The Sri Vidya is one of most popular and comprehensive Vidyas. Its most iconic symbol is the Sri Yantra. In Hinduism, the term Vidya means “highest clarity” or “highest knowledge.” The word “Sri” means “prosperity,” “auspiciousness” and “divinity.”
In sacred, Vedic geometry, the Sri Vidya’s diagrammatic features have spiritual meanings. The yantra has nine intersecting triangles. They unite to form 43 smaller ones. Each triangle falls into five concentric levels that symbolize the non-duality of the cosmos (Advaita). A Bindu, or cosmic center, sits in the middle of the diagram.
Four, upward-pointing isosceles triangles represent passive male consciousness (Shiva). The five, downward-pointing ones symbolize dynamic female energy (Shakti). The Sri Yantra has triangles circumscribed into two concentric circles. Inside the shapes, there are two lotus flowers. One has 16 petals; the other has eight. Together, they represent the “lotus of creation” and the “reproductive vital force.”
1. Meaning of the Three Squares – In Vedic sacred geometry, squares represent the earth. Two squares surround the icon. The outer one symbolizes disturbing emotions including anger, fear, and envy. Yogis meditate on the outer square to overcome those negative feelings. There is a T-square structure in the squares represent the gates to the four directions. These are the yantra’s entryways.
2. The Symbolism of the Three Circles: The Sri Yantra’s three circles represent time dimensions: the past, present, and future.
3. Meaning of the Sixteen Lotus Flower: In Hinduism, this sacred flower symbolizes purity, spiritual perfection, and auspiciousness. The lotus rises from the mud to blossom as a pure flower. It represents resurrection and divine birth. The first ring of the sixteen-petal lotus symbolizes the completion of desires, goals, and hopes. Its petals correspond to sensory organs that perceive and take action. They are the nose, skin, eyes, mouth, feet, hands, tongue, ears, arms, and reproductive organs. Five petals represent the earth, water, fire, air, and space elements. The mind is the final petal. It gathers and interprets information from the elements’ interaction.
4. Meaning of the Eight-Petal Lotus: The Sri Yanka’s eight-petal lotus corresponds to the human body’s activities. They include speech, grasping, attraction, equanimity, repulsion, and excretion, enjoyment, and motion.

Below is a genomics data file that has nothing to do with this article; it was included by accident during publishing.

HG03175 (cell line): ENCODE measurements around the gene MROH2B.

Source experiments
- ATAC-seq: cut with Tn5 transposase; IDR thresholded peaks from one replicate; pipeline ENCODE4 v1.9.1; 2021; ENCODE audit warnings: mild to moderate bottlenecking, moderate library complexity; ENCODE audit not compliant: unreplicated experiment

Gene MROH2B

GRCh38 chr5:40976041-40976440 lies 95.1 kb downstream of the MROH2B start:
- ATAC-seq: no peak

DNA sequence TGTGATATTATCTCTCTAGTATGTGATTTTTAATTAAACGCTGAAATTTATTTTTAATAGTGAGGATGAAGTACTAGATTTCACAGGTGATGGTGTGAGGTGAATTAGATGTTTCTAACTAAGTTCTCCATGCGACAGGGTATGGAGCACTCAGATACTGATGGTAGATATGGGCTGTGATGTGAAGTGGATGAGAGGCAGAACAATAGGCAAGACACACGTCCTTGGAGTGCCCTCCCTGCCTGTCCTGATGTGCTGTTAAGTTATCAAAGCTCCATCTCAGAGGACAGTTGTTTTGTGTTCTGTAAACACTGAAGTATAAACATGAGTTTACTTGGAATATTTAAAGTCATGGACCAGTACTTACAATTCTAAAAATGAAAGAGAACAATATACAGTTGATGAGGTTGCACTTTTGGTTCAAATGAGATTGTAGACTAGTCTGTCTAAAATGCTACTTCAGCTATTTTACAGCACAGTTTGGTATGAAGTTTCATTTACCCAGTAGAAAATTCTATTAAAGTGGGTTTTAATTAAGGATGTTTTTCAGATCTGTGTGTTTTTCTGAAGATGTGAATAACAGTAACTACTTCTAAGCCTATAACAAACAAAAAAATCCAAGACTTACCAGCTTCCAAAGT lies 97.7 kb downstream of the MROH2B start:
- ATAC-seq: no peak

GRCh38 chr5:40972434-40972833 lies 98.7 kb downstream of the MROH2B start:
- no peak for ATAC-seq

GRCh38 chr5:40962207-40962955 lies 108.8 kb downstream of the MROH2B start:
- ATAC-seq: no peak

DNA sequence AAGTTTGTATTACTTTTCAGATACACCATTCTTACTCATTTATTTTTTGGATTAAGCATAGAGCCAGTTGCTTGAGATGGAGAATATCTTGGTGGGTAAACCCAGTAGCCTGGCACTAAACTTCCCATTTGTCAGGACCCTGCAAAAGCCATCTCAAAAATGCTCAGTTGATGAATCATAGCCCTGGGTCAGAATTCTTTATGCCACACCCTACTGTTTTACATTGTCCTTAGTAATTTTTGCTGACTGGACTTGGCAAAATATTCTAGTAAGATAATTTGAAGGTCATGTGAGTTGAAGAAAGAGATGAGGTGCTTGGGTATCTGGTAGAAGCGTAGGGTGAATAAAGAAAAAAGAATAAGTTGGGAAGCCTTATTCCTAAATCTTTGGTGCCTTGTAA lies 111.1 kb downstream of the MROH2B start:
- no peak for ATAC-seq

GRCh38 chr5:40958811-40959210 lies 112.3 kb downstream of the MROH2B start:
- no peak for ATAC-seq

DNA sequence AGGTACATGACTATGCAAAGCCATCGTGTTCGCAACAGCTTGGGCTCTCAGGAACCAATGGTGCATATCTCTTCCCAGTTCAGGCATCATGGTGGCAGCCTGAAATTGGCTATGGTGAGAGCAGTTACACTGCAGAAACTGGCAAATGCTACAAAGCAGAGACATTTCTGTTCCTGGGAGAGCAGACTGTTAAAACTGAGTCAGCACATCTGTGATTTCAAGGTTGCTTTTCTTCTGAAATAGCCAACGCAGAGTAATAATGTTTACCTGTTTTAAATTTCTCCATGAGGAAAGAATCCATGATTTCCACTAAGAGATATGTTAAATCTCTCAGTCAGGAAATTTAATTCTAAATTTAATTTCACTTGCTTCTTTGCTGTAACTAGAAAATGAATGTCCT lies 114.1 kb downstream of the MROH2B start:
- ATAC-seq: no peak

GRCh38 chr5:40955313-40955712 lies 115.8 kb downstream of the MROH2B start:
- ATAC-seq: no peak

5. The Symbolism of the Interlocking Triangles: The lower, outer triangles have different meanings. Starting from the counterclockwise direction, they represent agitation, pursuit, attraction, delight, delusion, immobility, release, control, pleasure intoxication, accomplished desire, luxury, mantra, and dissolving of duality.
The next sequence starts from the bottom triangle and moves counterclockwise. Each triangle has a separate meaning as follows:
- Triangle One: The giver of all accomplishment
- Triangle Two: The giver of wealth
- Triangle Three: The energy of all activities that please everyone
- Triangle Four: The bringer of blessings
- Triangle Five: The granter of desires
- Triangle Six: The removal of suffering.
- Triangle Seven: The appeaser of death
- Triangle Eight: The overcomer of obstacles
- Triangle Nine: The bring of beauty
- Triangle Ten: The giver of all good fortune
In the third circle, the ten small have specific meanings. Vedic scholars assign meaning (beginning at the lowermost triangle and continuing counterclockwise). The triangles represent omniscience, omnipotence, sovereignty, knowledge, eradication of disease, unconditional support, destruction of evil, protection, and attaining all desires.
The fourth circle of triangles (beginning in the same area and moving counterclockwise) symbolize sustaining, creation, dissolution, pleasure, pain, cold, heat, and the ability to choose an action.
The final shapes are five arrows that represent the senses. They have the following meanings.
- Triangle One: A bow represents the mind
- Triangle Two: A noose represents attachment
- Triangle Three: A stick represents aversion
- Triangle Four: The central triangle is the giver of all perfection
- Triangle Five: At the center, a Bindu representing pure consciousness and the original state of being.
Today’s mathematicians wonder how ancient Vedic scholars created a complex object like the Sri Yantra without the use of modern-day math. The icon is difficult to reproduce without precise calculations. The geometric figure incorporates the Fibonacci series and the mathematical constants of Pi and Phi. It also uses the Golden Ratio in its design.
Ancient scholars knew mathematicians couldn’t reproduce the icon without small imperfections. Today, computer programs create accurate renditions of the Sri Yantra symbol.